Older taxi drivers have earlier tried to block entry of new supply to the market by keeping younger drivers off parking places. The state has aided and abetted in the anti-market with local government bodies limiting the number of taxis per parking area.

But ride-sharing apps have enabled new three-wheeler owner drivers, especially from rural areas to enter cities and cruise without requiring parking.

Sri Lanka's three wheelers are so completive, and there is no regulatory premium to arbitrage, that even Uber has found it hard going.

US-based Uber also started a tuk-tuk service last week in a 'if you can't beat them, join them strategy.

The willingness of the ruling elites to ban youth from the service sector with no conscience or shame may be a lingering effect of Sri Lanka's caste system, some analysts say.

With three wheelers, less affluent youth are directly entering the service sector, filling a valuable and growing market need. With rising incomes transport requirements tend to grow.

Operating a three wheeler provides a higher quality of life with the overwhelming majority of them being owner-drivers who are taking the full financial risk and rewards.

Three wheeler owners are able to drop their kids off at school, pick them up, go home and have a siesta, which even business executives who do not have a driver can do.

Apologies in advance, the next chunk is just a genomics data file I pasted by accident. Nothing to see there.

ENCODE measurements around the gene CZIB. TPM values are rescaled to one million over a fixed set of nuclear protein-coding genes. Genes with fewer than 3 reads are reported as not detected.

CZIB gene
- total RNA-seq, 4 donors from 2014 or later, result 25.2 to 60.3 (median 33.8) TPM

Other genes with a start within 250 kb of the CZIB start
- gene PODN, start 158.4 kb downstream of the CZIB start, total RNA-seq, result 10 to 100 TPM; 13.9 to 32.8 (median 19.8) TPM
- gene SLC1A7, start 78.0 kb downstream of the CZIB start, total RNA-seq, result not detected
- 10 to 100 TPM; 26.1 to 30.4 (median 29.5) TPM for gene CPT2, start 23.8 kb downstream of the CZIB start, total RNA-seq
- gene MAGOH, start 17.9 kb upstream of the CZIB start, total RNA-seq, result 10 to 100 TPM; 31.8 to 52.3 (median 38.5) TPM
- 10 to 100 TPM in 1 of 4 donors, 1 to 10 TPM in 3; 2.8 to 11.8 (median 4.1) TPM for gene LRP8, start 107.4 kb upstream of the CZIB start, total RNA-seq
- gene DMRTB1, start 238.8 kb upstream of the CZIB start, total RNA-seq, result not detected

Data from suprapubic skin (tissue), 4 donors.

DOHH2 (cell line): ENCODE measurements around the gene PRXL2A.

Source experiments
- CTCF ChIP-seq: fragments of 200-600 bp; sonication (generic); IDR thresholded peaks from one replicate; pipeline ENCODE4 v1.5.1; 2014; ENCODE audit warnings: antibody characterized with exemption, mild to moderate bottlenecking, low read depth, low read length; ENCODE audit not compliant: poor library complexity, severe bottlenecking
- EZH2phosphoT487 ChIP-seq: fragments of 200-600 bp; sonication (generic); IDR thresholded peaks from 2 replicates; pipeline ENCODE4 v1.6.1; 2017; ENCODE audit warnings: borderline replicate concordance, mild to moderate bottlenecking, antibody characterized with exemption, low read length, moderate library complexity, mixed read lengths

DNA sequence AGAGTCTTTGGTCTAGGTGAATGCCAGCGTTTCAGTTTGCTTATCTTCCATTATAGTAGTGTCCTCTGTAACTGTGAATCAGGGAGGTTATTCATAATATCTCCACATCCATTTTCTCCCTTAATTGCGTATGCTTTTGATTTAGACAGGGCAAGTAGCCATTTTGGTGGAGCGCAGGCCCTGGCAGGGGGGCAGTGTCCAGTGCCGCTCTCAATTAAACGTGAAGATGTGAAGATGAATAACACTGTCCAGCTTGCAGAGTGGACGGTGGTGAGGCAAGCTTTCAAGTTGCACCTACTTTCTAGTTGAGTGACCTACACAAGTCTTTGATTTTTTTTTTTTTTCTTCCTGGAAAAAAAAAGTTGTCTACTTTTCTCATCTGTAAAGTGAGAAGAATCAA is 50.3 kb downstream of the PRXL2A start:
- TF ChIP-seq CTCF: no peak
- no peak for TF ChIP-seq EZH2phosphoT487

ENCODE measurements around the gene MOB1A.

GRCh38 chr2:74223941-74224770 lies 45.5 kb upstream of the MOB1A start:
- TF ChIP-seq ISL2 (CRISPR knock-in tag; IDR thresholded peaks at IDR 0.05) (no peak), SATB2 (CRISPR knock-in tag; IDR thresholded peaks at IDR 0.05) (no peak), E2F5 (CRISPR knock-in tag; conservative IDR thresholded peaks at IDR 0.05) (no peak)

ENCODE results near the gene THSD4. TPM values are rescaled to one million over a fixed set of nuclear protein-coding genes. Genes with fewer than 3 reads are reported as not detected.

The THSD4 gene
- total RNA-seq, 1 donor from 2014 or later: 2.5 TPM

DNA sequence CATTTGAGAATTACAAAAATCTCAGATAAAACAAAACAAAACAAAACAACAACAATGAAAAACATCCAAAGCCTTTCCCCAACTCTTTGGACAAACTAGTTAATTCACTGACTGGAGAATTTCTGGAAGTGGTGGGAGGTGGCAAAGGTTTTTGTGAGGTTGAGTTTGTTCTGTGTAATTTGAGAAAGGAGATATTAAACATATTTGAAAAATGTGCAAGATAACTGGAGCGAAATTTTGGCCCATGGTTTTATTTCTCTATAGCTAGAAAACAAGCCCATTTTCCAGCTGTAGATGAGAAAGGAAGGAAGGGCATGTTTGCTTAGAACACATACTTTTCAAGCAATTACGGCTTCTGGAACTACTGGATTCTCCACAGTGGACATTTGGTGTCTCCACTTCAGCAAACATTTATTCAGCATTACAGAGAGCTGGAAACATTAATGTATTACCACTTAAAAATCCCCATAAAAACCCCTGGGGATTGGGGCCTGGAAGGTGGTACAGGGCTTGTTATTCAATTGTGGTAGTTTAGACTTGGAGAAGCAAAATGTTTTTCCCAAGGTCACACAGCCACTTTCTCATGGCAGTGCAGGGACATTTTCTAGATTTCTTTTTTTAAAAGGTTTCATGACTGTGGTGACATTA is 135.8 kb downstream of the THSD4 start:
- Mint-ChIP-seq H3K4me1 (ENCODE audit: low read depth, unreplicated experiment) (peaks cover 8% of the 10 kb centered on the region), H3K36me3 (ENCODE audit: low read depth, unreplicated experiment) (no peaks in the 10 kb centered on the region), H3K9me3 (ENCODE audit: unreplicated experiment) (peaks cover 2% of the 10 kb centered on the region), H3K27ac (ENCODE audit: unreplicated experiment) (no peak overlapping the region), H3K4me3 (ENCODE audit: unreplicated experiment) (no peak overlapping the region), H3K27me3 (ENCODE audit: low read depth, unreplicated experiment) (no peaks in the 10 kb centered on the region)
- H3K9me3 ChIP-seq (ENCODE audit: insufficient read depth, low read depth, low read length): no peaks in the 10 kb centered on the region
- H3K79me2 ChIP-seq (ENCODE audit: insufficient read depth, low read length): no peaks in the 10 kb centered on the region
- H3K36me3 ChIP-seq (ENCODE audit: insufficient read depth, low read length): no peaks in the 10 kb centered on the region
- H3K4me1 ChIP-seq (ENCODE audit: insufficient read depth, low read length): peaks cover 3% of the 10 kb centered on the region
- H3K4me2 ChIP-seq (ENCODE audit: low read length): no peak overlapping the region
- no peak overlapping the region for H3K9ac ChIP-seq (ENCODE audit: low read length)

Three wheeler taxis are also earning foreign exchange, providing vital transport in out-of-the way tourist spots that are now rapidly opening up.

Without a fast growing three wheeler population entire newly created tourist hotspots in remote areas, which are pouring money into the rural economy would go out of business.

Especially in rural areas, the three-wheeler is taking produce to market faster and more importantly, saving lives by taking sick people to hospital. The village three-wheeler is the de facto ambulance.

For every one accident in a three where, several people may be saved by three wheelers, some say. In assessing accidents and fatalities analysts say the number of passenger miles driven by three wheelers have to be taken into account.

Samaraweera said there were complaints that drugs and crime was being committed using three wheelers but it had to tackled through other laws not by limiting entry.

"It is a practice among some people to criticize less-affluent people," Samaraweera said. "When the children of rich people take drugs and get into accidents in BMWs there are no complaints," he pointed out.

Critics say limiting the age of entry into three wheeler ownership and driving to 35 years makes no sense as by that time, people in established occupations who will have acquired certain skills and progressed in their careers will have to change jobs.

In Sri Lanka the highest unemployment is in the 20-24 age group, at 21.2 percent, even with three wheelers, easily disproving claims that the taxi system was creating a shortfall of youth for other occupations.

As incomes rise and the service sector picks up there is also reluctance to engage in so-called 3-D (demanding, dirty, dangerous) jobs, a phenomenon that was also seen in fast growing East Asian nations and in the West.

This will require imports of manual workers to solve. In construction, it is already happening.

Sri Lanka has enacted several laws in the past which prevented social mobility and kept people tied to jobs of the choice of the rulers, including the Paddy Land Act, all of which has made the country lag behind East Asia. (Colombo/Aug20/2018)